“Be daring, be different, be impractical; be anything that will assert integrity of purpose and imaginative vision against play-it-safers, the creatures of the commonplace, the slaves of the ordinary.” –Cecil Beaton
During an annual summer trek to the beach, Nikki’s mom was hospitalized. Among the many challenges that week was only having one car and on the beach in the summer and rental cars are quite limited unless you’ve reserved them in advance. Success! A friend found a bright blue PT Cruiser convertible and rented it for Nikki. She was beside herself with despair. How could she drive this joy-filled car while her mother was so ill? So for the first few days she resisted the thrill and drove to and from the hospital with that car snugged up tightly. Then it dawned on her – that convertible could be an escape from the stress, that top down in the beach breeze could be a little bit of serendipity and joy, a boost to her energy and most importantly more energy to support her mom’s recovery. It worked.
Take a moment right now to think about a couple of the best experiences you’ve had in your career so far. Write down a few notes. Now step back and consider the factors that made these experiences the best ones. Was there an element of the unexpected or surprise? Did you do something you didn’t think was possible? Do you learn it was okay not to have all the answers and to create and learn as you go?
I got my first paying nonprofit job when I applied for a communications position that I wasn’t qualified for. I got my first federal grant application funded when I volunteered to write it with mentoring from one of the most successful grant writers around. I became the project manager to build an emergency shelter for runaway and homeless youth when I offered to navigate city politics. Last year our team landed a transformational strategic planning project from a referral and three phone calls. And this year – in an exhilarating partnership – we’re implementing with a client the largest leadership development initiative we’ve undertaken so far.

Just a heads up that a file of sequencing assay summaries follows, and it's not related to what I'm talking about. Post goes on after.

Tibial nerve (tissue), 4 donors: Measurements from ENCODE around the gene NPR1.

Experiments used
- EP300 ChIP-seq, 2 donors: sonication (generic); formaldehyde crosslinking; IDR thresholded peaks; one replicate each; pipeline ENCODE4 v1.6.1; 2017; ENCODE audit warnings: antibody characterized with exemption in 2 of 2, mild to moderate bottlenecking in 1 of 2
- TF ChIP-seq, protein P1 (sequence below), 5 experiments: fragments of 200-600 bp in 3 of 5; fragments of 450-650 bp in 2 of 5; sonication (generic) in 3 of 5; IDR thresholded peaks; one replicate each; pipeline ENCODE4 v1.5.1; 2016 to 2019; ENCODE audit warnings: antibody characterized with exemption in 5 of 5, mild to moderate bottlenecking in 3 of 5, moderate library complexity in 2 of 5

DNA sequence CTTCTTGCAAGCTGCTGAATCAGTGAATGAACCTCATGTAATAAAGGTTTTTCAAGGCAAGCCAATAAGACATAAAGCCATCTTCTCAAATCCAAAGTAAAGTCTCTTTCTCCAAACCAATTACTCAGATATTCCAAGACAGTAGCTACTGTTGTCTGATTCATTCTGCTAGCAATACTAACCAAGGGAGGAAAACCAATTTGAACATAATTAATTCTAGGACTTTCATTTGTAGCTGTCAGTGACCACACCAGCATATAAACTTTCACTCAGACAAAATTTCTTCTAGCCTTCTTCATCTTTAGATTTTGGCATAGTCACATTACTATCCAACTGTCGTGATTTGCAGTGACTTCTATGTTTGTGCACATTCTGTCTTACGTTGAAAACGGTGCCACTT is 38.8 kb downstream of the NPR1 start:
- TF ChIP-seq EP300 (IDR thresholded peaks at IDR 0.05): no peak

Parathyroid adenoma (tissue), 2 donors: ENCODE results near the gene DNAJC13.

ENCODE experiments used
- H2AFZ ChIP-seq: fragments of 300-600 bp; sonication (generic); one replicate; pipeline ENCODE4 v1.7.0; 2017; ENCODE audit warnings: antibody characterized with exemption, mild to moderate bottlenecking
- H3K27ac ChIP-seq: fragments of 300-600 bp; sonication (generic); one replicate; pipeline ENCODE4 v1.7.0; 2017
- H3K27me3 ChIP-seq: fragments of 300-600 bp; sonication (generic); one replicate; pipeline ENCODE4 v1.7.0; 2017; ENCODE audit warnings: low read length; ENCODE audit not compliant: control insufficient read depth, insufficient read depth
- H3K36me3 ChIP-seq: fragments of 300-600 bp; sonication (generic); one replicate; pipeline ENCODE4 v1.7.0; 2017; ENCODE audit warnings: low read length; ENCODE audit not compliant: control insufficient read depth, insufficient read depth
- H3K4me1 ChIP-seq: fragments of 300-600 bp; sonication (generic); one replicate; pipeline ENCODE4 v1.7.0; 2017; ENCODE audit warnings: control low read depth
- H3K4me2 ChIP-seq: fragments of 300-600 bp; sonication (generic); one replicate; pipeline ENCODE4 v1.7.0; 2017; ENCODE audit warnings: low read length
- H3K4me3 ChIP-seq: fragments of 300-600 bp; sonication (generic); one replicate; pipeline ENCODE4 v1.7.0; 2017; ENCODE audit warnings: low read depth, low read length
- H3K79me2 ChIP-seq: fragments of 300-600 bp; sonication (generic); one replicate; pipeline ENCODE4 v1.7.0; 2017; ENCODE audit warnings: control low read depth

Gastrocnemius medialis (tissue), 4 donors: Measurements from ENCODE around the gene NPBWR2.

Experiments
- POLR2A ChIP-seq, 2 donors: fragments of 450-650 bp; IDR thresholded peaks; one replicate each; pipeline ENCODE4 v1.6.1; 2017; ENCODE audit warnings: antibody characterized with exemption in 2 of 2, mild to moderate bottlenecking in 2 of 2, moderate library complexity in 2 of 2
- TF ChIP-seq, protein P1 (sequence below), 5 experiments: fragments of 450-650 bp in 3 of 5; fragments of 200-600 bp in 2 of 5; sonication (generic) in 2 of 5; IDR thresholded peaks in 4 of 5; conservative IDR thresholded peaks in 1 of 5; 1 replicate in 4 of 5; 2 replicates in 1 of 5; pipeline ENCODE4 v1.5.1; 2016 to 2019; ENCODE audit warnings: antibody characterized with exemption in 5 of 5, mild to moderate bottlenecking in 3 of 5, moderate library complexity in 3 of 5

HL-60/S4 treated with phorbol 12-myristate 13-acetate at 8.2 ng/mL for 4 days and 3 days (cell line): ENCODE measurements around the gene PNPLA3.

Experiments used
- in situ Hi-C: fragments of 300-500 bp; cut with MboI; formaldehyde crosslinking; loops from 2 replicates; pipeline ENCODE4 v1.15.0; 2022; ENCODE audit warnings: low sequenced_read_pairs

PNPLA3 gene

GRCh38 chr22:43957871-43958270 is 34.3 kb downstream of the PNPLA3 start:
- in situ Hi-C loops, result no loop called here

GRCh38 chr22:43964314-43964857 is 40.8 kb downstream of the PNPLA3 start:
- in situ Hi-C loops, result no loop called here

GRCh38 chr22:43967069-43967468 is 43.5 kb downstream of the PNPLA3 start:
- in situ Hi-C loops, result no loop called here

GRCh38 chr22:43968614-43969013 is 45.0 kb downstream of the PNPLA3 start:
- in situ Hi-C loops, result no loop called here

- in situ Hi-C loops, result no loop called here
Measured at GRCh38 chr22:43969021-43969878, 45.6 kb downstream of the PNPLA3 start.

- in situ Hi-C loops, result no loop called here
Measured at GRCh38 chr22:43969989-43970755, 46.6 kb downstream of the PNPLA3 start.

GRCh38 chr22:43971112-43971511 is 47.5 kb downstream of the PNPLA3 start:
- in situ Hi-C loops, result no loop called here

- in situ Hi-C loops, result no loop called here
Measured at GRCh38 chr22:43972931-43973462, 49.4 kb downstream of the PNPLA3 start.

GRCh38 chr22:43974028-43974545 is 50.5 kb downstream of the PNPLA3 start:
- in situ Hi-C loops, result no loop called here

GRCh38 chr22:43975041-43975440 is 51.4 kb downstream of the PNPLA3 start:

When I talk to other leaders about their best experiences and think about my own as well as our teams’, it comes down to what Patti Digh in her book life is a verb inspires us to do – that is “always rent the red convertible” – or in Nikki’s case the blue PT Cruiser convertible! There are just times for leaders I dare say that is most of the time – when throwing caution to the wind – opens new doors to new opportunities every time.
There’s one other undeniable element of these best experiences and that is that it’s all about getting into conversation and letting the conversation and the ideas that emerge from it be your guide. Take the concept of staff meetings, for example. Just the mention of it might make your eyes roll, or maybe in your organization it’s one of your favorite meetings. More often than not, staff meetings are one of those more challenging experiences for leaders, especially when the meeting approach is stuck on information sharing. Honestly, no one wants to come to a meeting to be told a lot of stuff that’s already been decided. These “tell-sell” discussions cut off the oxygen supply. (Judith Glaser, Conversational Intelligence, Bibliomotion 2014) They shut us all down and they disengage us and yet they are still common practice. Now if the building is on fire, “tell-sell” directions could be life –saving. Otherwise, they are a source of frustration and suck the life out of inspired performance. When staff meetings are spaces for discovery, strategic thinking, and shared problem solving the results are astounding and your will undoubtedly hear, “that was one of our best meetings ever!”